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Life on other planets

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16 years 4 months ago #58671 by Dread
Replied by Dread on topic Re: Life on other planets

Isnt a lot of science based primerily on theory?


In fact all of science is based on theory, or hypothesis. These theories are successful if they accurately describe some phenomena. The acid test however is their ability to predict future unmeasured phenomena.

Einsteins theory of relativity predicted the positions of the planets more accurately than Newtons and so superseded it. It also predicted that large massive objects would bend light. This was demonstrated during a solar eclipse where the position of stars was altered by the amount the theory predicted by the gravitational influence of the sun.

For all that, no physicist would ever say that Einstein was the final word. They would only say he has the best solution so far.

In the case of species not requiring water, there is no evidence that they exist and, as far as I know, no one has proposed a model where life could exist in such conditions. So while not ruling it out, it's not very likely.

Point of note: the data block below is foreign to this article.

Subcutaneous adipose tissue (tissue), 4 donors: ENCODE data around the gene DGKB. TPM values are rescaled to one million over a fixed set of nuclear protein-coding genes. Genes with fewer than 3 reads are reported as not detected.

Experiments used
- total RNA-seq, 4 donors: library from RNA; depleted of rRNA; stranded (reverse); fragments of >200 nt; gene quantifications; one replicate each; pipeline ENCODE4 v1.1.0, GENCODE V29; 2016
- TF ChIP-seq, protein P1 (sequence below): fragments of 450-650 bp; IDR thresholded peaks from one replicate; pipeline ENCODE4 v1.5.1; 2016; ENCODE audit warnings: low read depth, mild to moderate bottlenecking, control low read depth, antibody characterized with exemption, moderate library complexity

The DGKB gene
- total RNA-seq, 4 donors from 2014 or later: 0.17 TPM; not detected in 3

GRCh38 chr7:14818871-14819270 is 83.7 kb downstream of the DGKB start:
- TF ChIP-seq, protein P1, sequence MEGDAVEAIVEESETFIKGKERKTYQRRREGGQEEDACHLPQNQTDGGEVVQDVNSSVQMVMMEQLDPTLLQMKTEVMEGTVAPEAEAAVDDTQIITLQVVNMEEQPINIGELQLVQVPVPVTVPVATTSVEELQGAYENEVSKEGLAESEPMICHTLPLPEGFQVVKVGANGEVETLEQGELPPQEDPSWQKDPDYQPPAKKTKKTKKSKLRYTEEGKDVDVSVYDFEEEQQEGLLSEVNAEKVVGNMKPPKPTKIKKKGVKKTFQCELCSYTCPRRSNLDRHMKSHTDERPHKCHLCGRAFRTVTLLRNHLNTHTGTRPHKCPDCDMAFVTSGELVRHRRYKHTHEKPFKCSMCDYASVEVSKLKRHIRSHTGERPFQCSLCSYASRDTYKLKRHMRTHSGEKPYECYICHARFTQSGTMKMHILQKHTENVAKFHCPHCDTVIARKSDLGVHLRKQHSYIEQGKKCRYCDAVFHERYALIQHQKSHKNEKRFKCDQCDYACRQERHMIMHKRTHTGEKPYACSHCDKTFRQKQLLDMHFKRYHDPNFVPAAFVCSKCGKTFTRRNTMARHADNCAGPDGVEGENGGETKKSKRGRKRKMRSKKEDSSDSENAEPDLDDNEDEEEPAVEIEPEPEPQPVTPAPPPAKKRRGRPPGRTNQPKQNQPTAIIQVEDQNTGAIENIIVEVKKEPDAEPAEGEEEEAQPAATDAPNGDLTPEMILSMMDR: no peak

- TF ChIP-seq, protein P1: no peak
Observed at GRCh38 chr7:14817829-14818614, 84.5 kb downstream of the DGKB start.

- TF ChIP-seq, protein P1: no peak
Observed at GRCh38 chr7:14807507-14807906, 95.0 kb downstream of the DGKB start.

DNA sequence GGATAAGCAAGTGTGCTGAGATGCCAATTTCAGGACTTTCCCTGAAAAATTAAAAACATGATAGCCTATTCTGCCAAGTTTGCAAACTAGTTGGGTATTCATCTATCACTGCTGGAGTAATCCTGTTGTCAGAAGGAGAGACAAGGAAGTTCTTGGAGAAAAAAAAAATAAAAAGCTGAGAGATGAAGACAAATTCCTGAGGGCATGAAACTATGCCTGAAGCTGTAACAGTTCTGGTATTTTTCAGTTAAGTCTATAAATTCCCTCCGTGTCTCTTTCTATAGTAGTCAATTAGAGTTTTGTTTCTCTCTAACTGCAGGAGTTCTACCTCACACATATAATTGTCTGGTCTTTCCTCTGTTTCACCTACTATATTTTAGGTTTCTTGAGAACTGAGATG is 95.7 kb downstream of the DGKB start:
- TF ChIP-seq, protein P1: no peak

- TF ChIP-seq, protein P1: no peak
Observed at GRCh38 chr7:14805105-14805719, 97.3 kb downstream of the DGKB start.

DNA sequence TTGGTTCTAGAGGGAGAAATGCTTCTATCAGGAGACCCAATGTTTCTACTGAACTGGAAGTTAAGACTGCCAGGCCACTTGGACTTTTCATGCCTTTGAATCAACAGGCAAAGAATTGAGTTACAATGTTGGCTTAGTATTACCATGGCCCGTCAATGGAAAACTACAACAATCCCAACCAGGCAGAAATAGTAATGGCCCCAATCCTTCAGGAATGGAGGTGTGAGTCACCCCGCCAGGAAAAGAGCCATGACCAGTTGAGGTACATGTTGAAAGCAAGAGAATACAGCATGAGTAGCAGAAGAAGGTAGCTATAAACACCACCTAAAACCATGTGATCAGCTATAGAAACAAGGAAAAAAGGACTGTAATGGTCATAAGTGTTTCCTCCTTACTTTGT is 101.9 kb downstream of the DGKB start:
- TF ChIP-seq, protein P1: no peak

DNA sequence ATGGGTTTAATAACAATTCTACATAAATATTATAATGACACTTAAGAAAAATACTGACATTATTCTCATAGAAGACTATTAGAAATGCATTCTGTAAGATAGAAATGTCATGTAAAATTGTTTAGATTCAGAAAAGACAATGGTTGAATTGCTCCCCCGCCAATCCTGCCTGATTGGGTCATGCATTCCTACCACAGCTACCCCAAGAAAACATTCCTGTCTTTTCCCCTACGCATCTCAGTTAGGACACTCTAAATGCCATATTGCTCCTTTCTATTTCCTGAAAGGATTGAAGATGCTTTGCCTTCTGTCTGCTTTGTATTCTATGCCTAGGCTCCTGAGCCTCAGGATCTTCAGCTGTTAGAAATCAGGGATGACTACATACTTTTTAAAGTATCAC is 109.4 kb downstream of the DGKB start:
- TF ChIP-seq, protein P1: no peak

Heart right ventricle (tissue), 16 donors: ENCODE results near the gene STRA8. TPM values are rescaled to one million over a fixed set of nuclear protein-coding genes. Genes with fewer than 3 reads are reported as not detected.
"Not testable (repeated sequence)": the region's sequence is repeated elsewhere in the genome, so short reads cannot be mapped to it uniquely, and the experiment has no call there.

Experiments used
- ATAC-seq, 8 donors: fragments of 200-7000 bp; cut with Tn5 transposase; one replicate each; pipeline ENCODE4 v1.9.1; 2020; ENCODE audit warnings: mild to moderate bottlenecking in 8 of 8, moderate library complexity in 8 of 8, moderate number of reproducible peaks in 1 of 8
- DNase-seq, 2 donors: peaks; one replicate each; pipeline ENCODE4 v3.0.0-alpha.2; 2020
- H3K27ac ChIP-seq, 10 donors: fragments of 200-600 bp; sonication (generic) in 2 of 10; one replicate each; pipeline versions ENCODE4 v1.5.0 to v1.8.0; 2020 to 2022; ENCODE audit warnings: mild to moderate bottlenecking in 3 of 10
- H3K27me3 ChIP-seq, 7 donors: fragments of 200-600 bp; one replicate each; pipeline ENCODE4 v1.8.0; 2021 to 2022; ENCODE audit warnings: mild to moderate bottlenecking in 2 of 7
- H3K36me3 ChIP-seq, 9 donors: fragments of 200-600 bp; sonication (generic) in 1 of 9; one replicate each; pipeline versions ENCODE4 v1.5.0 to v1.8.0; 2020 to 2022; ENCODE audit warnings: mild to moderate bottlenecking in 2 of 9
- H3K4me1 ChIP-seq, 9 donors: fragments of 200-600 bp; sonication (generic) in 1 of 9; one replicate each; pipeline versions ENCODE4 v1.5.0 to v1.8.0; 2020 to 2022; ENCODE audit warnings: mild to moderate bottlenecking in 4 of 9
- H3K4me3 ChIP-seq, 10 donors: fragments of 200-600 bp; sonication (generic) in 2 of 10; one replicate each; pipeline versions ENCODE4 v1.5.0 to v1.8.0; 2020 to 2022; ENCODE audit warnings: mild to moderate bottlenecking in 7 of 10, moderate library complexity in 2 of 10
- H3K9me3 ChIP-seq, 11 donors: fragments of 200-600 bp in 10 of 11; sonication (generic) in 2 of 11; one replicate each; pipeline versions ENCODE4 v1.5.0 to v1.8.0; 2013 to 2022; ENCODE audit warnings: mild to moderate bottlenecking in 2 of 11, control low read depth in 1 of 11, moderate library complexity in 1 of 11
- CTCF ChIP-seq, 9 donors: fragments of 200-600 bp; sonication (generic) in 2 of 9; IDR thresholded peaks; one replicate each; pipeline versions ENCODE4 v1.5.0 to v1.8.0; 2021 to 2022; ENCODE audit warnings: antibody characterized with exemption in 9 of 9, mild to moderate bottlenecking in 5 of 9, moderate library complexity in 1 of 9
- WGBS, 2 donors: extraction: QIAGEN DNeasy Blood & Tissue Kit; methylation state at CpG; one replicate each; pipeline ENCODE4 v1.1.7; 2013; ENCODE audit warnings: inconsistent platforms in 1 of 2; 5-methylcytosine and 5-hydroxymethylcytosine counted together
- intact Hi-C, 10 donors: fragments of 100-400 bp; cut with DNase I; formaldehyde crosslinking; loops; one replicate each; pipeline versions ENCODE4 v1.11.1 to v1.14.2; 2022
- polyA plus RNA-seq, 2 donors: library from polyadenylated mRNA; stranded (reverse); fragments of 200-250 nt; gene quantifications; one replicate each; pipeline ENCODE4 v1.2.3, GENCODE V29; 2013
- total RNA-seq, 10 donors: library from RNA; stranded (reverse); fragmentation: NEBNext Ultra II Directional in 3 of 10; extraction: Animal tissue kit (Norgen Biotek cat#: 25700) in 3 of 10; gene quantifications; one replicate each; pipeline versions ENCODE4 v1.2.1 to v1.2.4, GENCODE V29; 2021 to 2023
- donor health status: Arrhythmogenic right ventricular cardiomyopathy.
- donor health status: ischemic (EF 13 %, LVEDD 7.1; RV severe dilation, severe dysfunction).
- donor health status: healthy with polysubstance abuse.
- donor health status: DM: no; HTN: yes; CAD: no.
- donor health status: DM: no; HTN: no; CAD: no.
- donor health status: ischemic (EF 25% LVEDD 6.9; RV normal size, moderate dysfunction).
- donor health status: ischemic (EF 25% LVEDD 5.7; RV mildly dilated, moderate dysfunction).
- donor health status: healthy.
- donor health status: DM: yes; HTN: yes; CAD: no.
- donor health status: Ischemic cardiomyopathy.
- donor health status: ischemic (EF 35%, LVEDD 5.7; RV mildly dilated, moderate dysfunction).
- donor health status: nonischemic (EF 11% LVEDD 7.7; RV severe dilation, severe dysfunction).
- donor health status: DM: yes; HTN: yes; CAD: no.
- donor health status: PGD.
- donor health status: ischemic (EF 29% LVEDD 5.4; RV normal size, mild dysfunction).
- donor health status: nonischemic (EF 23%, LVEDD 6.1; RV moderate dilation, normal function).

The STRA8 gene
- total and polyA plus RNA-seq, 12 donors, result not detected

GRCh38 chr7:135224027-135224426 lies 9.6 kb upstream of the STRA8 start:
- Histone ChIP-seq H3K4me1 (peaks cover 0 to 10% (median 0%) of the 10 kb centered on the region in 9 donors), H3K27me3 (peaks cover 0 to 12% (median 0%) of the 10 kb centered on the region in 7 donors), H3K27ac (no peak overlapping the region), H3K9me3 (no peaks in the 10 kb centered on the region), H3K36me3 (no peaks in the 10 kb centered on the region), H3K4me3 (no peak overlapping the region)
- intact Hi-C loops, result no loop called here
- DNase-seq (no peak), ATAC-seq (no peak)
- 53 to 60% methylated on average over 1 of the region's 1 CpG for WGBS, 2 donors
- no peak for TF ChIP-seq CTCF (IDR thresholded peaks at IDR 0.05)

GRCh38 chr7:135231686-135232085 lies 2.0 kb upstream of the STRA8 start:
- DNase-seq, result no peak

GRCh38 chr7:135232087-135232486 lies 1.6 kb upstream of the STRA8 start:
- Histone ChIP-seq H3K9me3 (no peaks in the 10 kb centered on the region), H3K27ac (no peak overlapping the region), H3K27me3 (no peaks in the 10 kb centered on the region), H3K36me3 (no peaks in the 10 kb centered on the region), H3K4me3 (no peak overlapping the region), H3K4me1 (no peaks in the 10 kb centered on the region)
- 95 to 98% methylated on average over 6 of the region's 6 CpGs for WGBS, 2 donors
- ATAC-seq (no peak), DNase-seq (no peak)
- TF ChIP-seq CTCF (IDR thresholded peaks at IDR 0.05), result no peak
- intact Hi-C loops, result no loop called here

Down with vwls.

Declan
Carl Zeiss Jena 10x50, Bresser Messier R102

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  • pj30something
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16 years 4 months ago #58673 by pj30something
Replied by pj30something on topic Re: Life on other planets
Possible, but if life is to be anything remotely like we see on Earth the elements used will need to be able to form into large chains - an equivalent to hydrocarbons in Earth life. The best hope for this is Silicon, its in the same group in the periodic table and can form long chains.

I know but thats my point exactly.....................

WHY should life on any other planet even remotely resemble life on earth. Chances are if it exists it would be so different that we may not even recognize it AS life.

So i guess we DO need a few pointers on what to look out for really.

Paul, maybe when we've looked in all the hen houses then we can look elsewhere. But until then why go searching places where life is less likely. Up to know we haven't even gotten close to looking in all the hen houses.